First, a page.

Great was the sorrwo of Earendil and Elwing for the ruin of the havens of Sirion, and the captivity of their sons, and they feared that they would be slain; but it was not so. For Maglor took pity upon Elros and Elrond, and he cherished them, and love grew after between them, as little might be thought; but Maglor's heart was sick and weary with the burden of the dreadful oath.


It inspires me to hang in there even though my entire life is on a crash-course to hell. I don't expect too much more out of life, I have learned to forfeit anything that includes the subject of hope except this very passage. It also awakens within me the fact that others also have lives and do not have YOU as their primary concern. It helps to swallow the medicine.

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HerenIstarion
10-13-2000, 12:40 PM
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The detailed story of Tuor's coming to Gondolin.

Hannah Burrows
10-21-2000, 05:37 PM
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<img src="http://www.barrowdowns.com/images/posticons/wight.jpg" align=absmiddle> Re: Inspiration

If we could get back to the point. I would like to stay at the Shire myself during the time before the Long Expected Party I would (if invited) attend the party too. Ah alas I wouldn't fit in, being a foot and three inches taller than the tallest four foot hobbits, but they may accept me, I should be able to fit into their hobbit holes at least. It would be fun to sit about a fire and tell tales with the good company of hobbit folk. My choices being, Bilbo (before his sleepyness took over), Frodo, Merry, Sam, and Pippin. I'd be the only girl but good company's good company. Or perhaps I'd visit during the Unexpected Party, to listen to the music of the Dwarves but I believe I'd have to use Sam's way of doing things and listen stooped beneath the window I doubt they'd let me in! <img src=laugh.gif ALT=":lol">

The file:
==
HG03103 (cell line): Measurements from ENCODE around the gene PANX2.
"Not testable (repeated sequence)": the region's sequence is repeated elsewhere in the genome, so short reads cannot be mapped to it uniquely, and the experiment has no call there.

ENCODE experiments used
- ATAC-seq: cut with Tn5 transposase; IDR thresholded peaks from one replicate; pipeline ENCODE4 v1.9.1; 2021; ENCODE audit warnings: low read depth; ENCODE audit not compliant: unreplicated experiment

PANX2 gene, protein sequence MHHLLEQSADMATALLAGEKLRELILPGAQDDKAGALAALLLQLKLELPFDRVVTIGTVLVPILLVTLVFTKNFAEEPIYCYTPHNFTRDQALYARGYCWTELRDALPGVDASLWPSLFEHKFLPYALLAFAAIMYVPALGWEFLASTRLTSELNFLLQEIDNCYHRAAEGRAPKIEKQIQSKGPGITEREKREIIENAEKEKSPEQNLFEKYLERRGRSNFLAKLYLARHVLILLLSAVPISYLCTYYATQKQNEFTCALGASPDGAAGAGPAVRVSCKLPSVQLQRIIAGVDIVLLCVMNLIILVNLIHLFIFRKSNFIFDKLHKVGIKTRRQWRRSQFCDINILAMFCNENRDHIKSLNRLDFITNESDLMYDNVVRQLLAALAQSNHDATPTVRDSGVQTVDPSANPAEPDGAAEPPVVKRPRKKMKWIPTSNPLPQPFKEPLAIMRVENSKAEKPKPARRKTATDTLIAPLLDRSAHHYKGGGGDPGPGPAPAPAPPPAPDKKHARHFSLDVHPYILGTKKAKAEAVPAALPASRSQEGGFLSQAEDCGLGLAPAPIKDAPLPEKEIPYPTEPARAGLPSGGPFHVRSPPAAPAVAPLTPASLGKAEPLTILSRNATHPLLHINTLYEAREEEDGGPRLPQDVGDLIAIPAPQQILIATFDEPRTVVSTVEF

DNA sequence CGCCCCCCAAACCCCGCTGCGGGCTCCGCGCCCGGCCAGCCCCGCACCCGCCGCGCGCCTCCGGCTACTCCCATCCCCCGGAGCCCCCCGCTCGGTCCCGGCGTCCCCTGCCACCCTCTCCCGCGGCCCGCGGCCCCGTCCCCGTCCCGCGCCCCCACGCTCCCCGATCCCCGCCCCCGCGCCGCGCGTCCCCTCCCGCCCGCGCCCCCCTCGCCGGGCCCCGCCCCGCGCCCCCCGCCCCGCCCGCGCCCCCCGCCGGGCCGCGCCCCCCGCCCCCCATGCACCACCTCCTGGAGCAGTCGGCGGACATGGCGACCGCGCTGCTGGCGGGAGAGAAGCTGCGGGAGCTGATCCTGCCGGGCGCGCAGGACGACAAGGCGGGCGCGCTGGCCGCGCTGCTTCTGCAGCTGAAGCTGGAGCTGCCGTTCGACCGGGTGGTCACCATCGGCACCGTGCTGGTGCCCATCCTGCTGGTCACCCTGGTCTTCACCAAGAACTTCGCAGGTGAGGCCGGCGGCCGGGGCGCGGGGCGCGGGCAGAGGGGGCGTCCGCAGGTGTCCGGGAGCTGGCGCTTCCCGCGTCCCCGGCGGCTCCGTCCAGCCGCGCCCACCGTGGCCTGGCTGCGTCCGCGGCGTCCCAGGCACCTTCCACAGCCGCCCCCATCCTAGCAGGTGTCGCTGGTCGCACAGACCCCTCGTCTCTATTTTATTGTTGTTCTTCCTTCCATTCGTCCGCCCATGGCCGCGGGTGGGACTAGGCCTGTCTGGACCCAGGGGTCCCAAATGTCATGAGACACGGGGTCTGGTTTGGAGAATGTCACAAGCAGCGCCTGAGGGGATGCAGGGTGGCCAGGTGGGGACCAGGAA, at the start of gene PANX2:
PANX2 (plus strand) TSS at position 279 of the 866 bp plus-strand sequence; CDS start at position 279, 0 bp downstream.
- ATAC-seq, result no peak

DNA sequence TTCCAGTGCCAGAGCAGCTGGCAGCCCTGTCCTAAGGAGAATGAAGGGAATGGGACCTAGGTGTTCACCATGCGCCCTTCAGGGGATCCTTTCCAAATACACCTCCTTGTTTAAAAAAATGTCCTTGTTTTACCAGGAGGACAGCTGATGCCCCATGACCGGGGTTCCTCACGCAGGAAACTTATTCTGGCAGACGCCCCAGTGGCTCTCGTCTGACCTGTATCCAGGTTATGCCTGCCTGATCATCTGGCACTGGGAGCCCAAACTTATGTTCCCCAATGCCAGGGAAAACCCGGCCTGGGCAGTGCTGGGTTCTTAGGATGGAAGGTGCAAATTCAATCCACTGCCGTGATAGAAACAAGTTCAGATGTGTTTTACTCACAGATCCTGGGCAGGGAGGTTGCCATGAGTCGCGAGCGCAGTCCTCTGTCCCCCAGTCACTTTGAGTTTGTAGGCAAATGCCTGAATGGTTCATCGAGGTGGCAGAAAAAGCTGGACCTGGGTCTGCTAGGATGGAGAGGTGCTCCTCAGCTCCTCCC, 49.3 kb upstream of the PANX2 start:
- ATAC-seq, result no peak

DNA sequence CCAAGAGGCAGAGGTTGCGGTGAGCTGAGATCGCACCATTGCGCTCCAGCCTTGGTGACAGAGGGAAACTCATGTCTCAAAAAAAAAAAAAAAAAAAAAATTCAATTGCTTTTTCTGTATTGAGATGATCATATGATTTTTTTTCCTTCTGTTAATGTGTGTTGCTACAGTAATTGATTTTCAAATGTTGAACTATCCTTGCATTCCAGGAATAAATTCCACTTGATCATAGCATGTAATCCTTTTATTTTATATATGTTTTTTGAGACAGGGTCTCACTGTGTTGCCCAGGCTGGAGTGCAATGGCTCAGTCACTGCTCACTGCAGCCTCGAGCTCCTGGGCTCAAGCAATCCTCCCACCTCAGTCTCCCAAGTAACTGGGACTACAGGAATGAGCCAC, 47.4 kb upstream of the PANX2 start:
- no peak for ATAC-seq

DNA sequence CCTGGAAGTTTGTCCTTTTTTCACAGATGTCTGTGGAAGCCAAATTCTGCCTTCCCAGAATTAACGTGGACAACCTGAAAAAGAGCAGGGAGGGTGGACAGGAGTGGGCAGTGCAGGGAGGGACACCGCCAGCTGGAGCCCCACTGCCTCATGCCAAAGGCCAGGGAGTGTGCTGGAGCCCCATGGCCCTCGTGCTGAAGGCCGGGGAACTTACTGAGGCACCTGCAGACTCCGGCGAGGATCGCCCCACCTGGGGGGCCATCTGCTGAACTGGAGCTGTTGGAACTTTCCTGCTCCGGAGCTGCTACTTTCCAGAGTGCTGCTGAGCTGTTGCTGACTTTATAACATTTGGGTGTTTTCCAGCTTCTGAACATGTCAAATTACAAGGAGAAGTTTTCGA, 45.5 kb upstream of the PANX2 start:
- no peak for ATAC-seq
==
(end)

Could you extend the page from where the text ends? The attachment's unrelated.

Ah The lonely mountain and it's great halls after redecoration. I too would travel with Legolas and Gimli to the Caves and Fangorn. And oh LothLorien! Trees of gold and no one about that you can see but you can hear them all the same.Bag End and Crickhollow would also be welcome places to visit.

" In a hole in the ground there lived a hobbit . . . " That's where it all began.</p>

Hannah Burrows
10-21-2000, 05:47 PM
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<img src="http://www.barrowdowns.com/images/posticons/wight.jpg" align=absmiddle> Burrahobbit, about JRRT's pic of Bag End

I think that JRRT just had the same probs I do (only he had them worse) I can get proportions messed up and I can't draw humans for beans. I did draw a fairly decent picture of a female hobbit standing at her door, the door is labeled #9 DelveDeep Row, and I pinned a name on her, Adella Burrows. She looks bright and has long hair. She is wearing a simple dress with many skirts. I think it's pretty good for a first try, I don't have it up yet because I didn't think anyone would want to see it.
<img src=roll.gif ALT=":rollin"> <img src=roll.gif ALT=":rollin"> <img src=roll.gif ALT=":rollin">


" In a hole in the ground there lived a hobbit . . . " That's where it all began.</p>

Zoe
10-21-2000, 10:46 PM
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<img src="http://www.barrowdowns.com/images/posticons/wight.jpg" align=absmiddle> Re: Burrahobbit, about JRRT's pic of Bag End

If you look through Tolkien's Middle Earth art, you'll find that he was really quite good at landscapes, and perspective/proportion. I think that the Bag-End picture was more of an exception. Perhaps he got so fazed by drawing the hobbit, he forgot about perspective... <img src=smile.gif ALT=":)">

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Anarya SilverBranch
09-26-2002, 06:50 PM
Probably the thing that inspires me most about ME is the romanticism of the time there, like an era gone by in our own current society. Everything seems so gallant and completely and utterly wonderful!!! I wish with all my heart I could live there instead of here!!!